Assembly 4/5 Assembly was generally easy, requiring minimal carpentry skills: hammering, screwing, and drilling pilot holes. If you took wood shop class in 4th grade, you have the necessary skills, and probably do even if you never had that class. The racks are modular. Each rack comes with a certain number of “ladders”, which are the vertical pieces and the horizontal bars that hold up the bottles. One connects these with 4 cross pieces on the back and four on the front. 6 of those cross pieces are screwed in, and two are nailed in (on the front, for a nicer finish), with one screw per ladder. (The number of ladders is equal to the number of columns of bottles plus 1.) I was able to assemble the racks myself, but it could be useful to have a helper to hold the ladders until the first couple of cross pieces are installed, but propping against a wall also works. For larger racks, the installation is a bit challenging because of the size and weight. WRA’s directions say to install the cross pieces for the back, and then flip the rack over to install the front. For smaller racks that’s feasible, but the large racks weigh close to 100 lbs., and are unwieldy until all the cross pieces are installed. I opted instead to tip them upright and install the front pieces with the rack in a vertical position. Assembly time depends on the size of the rack, and there’s a small learning curve, but each rack can be assembled in 20-60 minutes, depending on size. Tip: The larger racks are heavy and challenging to move. They also are almost the height of standard door frame (77 1/2" vs. 78"). This means you may need to assemble them in the cellar itself–before assembling the racks determine whether you will be able to move the finished product into your cellar. WRA includes extra screws, nails, glue, and wood putty for use in assembling. This is an appreciated touch, as such items are extremely cheap and it’s nice to be able to chuck a bent nail or toss out a screw that gets stripped on the head.

Fit and Finish 4/5 WRA offers a choice between pine and redwood. I selected the redwood to go with the cedar walls of my closet. If you are familiar with grades of wood, the redwood is clear, but is a mix of sapwood (white/yellow) and heartwood (more red), with a fair amount of sapwood (probably >50%). In fairness to WRA, they seemed to use the heartwood to a greater degree on the obvious exposed parts of the rack, although they could have done better in this regard. Other rack makers offer “all heart” redwood, and if that is what you want, they may be a better alternative. For my purposes, I was okay with the amount of sapwood. Because rot resistance isn’t a major issue in my cellar, the sapwood is primarily aesthetic. In addition, I opted to put my own finish on the racks, to help get the color a lot closer to the cedar. You can judge from the pictures in the thread on my cellar whether I succeeded. Tip: In retrospect, it may have been a mistake to put my own finish on because of the time it took–nearly 30 minutes per “ladder”, because of all the sides and nooks. Unless you feel strongly about the finish, you may want to consider having WRA put the finish on. Another drawback of the sapwood is that the sanding/milling did not always leave it smooth. There are some rough edges and fur on the bottle supports, which I didn’t bother to sand off (I may do so on the exposed parts). WRA could have done a better job on sanding or finishing the wood, and that accounts for the points deduction here.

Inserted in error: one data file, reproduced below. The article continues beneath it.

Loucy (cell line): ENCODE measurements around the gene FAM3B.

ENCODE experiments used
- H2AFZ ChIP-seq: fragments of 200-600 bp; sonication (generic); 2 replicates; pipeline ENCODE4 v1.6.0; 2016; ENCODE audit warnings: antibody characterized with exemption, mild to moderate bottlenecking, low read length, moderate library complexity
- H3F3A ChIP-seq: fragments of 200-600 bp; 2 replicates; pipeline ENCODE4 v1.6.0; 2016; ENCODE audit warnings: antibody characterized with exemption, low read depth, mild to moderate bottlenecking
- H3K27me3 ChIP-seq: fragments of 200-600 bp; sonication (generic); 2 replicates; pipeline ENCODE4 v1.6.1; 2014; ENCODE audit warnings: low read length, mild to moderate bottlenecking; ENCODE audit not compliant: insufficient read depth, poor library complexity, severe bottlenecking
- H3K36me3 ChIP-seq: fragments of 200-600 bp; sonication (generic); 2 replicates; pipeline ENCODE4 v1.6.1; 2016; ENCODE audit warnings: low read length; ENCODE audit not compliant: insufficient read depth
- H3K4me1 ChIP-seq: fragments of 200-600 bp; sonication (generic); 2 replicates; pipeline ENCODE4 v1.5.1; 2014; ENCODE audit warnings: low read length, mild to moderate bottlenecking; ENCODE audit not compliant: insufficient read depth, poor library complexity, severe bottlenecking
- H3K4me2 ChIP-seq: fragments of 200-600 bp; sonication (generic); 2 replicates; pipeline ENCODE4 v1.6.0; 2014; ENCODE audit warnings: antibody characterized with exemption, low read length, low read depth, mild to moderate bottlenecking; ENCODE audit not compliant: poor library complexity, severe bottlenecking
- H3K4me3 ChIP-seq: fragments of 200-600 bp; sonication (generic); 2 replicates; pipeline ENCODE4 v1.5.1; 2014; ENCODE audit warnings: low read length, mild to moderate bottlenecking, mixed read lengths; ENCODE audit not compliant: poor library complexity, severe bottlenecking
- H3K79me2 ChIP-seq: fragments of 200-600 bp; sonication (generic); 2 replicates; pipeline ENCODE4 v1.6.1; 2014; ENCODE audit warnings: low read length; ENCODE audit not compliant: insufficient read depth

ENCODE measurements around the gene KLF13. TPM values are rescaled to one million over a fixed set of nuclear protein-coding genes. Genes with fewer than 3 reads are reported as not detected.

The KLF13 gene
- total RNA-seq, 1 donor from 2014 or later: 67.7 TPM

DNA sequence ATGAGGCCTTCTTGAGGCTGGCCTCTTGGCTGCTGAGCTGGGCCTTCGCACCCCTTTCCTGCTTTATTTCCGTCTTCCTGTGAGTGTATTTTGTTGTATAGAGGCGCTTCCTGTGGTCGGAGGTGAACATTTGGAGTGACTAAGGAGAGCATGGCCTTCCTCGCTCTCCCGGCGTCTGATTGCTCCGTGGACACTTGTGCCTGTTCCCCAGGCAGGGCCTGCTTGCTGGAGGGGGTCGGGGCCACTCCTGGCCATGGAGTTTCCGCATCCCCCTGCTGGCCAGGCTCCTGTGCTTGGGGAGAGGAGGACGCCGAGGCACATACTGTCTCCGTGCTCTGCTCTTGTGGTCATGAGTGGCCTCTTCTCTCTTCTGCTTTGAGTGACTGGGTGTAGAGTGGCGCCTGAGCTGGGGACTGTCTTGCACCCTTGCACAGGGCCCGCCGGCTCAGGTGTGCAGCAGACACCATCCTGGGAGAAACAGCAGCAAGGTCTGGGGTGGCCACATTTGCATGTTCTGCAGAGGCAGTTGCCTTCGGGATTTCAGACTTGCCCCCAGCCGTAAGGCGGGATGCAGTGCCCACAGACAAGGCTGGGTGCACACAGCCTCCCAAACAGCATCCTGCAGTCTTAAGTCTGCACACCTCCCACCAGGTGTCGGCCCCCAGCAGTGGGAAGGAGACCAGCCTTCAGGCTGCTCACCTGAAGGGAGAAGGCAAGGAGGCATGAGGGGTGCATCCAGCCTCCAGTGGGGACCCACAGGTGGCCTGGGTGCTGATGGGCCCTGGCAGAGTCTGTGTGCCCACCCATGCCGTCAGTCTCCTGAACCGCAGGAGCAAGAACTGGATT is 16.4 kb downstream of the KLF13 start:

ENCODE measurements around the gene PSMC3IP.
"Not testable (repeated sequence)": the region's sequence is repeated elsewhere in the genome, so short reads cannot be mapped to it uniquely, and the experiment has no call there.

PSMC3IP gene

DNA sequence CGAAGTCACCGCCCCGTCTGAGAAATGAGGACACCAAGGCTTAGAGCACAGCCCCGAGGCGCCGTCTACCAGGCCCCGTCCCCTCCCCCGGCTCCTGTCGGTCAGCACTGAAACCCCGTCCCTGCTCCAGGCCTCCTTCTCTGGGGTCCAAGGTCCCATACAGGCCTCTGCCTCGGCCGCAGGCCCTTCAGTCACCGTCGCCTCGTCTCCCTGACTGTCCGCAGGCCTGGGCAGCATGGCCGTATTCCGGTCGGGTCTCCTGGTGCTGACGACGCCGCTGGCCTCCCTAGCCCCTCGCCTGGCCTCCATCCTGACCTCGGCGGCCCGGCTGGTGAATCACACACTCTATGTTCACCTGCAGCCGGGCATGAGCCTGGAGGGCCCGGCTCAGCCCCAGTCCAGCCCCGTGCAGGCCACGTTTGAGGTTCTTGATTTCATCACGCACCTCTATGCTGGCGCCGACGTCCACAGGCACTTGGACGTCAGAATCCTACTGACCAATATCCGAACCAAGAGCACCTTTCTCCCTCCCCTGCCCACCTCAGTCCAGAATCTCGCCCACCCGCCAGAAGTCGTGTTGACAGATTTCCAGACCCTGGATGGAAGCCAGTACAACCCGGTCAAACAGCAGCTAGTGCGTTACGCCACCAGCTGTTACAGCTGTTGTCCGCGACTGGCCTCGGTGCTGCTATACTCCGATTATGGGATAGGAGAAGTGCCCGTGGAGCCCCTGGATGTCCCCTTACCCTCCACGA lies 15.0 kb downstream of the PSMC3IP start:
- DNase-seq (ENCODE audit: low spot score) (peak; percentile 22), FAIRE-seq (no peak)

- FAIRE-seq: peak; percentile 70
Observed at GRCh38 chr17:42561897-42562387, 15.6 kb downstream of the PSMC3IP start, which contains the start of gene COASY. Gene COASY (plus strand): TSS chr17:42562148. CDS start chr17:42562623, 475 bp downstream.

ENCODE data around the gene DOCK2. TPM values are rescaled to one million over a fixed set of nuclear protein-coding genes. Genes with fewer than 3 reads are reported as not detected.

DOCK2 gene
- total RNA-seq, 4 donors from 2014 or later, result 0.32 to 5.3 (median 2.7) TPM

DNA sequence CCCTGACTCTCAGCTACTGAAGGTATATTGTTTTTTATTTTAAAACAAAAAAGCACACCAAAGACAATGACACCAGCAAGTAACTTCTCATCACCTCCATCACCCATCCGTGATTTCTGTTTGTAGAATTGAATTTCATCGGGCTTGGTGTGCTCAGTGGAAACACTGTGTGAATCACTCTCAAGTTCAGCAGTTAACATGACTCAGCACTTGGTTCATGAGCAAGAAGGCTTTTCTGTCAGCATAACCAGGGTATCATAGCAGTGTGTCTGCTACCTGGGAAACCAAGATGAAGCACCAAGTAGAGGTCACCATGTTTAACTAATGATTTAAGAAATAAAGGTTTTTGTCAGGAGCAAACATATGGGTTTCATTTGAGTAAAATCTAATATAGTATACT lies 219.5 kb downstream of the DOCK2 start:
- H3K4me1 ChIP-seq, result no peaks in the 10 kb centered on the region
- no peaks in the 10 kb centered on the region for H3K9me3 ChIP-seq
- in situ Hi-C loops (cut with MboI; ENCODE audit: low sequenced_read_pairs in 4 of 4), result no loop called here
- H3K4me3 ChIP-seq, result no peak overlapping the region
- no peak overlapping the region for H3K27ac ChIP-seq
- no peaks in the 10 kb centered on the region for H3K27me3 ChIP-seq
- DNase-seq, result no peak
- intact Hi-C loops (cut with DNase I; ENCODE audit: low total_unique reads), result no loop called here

As for fit, the pieces all fit together extremely well, which is not always the case with prefab assemble-yourself products. There were no broken pieces, short pieces, etc. I counted only 4 staples that hold the bottle supports to the verticals that were missing or misstapled, out of 2500 staples. Once assembled, the racks stood flat and didn’t rock, and seemed to be square in all directions.

Customer Service 5/5 The great majority of my customer service experience occurred during the design process, and as described above I was pleased with that. WRA provides support during business hours, and the designer I worked with even offered to provide email support over the weekend (at least if he saw the email). I appreciated the willingness to provide support, although (fortunately) I did not need it for assembly. When I was close to completion I realized that the moulding could not be attached to the sides of racks to make a corner. It turns out WRA has a piece of wood that solves this problem, which they told me when I called. It arrived within two days, which is great. What would have been greater is if they had noticed this piece would be necessary with my design and included it in the original shipment.

Overall 4.5/5 I won’t restate a summary of everything above. As you have read, WRA’s products are of a high quality, their customer service is very good, the value is very good, and while there are some modest improvements WRA could make overall I recommend them highly.

*For those of you who are accustomed to the 100-point wine rating scale, multiply these scores by 3 and add 85 to get the 100-point equivalent.

Congratulations on completing your cellar. I’ve been following your project from the beginning and am planning to build something very similar in my basement, and so have been seriously considering WRA. Your review is very helpful. Now go fill your cellar!

Thanks, Andrew and congrats! A couple of questions. Was there hardware provided to secure the racks to the walls?
Is it necessary to put anything on the redwood?


I am a different Andrew but recently completed a redwood cellar. We left ours natural no need to do anything to the finish.

  1. There is not hardware to secure the racks to the wall. I bought a few 2-inch screws (1 per rack unit) and put those through the top rear cross brace. A bit of a challenge to drill a hole and insert the screw, but not impossible. The double-deep racks are pretty stable by themselves, but the screws got them tight against the wall.

  2. As noted, not necessary. Personal taste.

Dumb question but, where are the pics of the completed racks?

Link to thread in first post.

Direct link here:

Thanks for the review. This could be very helpful to me in the near future.

Used this company to supply me with racks for my new Wine Cellar.
Highly recommended! [cheers.gif]


+1 on your reviews in all aspects. I also bought raw materials from them for my cellar a few years ago. I used more open diamonds, backed the walls and trimmed the whole thing together. This was unfinished pine that I added mahogany stain too. Great result for the money.
cellar s.jpg

Thanks for linking me here Andrew!